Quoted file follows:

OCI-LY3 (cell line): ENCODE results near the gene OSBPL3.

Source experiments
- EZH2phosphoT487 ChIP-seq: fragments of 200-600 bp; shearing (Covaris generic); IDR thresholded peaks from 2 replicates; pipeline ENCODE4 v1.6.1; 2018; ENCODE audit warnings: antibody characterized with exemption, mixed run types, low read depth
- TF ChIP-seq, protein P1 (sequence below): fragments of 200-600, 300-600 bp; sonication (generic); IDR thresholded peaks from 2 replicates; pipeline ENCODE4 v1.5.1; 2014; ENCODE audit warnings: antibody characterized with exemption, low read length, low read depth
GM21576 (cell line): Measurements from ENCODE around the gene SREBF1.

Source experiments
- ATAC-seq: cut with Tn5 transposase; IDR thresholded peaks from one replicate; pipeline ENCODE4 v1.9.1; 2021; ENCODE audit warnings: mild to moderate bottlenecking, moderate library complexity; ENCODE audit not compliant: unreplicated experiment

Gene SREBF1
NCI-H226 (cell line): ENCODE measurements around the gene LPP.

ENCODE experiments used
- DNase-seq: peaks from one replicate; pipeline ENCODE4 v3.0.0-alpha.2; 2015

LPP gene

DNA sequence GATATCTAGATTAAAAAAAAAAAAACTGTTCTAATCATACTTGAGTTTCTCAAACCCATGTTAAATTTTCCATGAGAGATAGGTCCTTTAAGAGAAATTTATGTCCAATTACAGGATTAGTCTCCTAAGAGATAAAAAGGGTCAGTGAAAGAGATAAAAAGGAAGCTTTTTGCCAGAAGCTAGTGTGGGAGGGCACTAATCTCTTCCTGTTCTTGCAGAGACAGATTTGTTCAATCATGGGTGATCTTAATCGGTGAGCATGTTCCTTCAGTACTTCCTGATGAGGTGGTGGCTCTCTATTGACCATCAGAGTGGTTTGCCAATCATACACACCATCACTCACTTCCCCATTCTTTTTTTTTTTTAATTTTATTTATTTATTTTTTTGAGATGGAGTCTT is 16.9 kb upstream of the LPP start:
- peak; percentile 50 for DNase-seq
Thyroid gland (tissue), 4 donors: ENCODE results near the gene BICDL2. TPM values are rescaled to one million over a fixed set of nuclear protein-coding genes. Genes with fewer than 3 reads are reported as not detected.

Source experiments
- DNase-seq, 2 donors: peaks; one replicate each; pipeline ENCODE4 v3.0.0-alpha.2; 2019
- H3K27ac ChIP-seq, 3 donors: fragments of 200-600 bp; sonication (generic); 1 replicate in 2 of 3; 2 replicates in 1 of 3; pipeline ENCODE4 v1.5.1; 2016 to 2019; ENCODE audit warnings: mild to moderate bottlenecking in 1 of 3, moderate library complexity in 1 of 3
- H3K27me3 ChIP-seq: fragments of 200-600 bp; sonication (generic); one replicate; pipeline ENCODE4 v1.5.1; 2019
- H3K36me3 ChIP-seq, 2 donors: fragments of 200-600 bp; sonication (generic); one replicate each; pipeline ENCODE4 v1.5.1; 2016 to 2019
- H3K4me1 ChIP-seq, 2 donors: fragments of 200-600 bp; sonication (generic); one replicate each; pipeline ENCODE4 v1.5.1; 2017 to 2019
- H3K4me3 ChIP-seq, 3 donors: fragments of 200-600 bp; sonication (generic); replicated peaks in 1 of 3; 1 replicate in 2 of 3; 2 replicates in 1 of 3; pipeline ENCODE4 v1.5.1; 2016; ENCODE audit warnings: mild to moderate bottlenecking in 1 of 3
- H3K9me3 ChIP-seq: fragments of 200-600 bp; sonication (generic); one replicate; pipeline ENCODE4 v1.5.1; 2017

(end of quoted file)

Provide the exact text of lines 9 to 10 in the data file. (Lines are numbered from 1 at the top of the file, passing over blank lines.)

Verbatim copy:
NCI-H226 (cell line): ENCODE measurements around the gene LPP.

ENCODE experiments used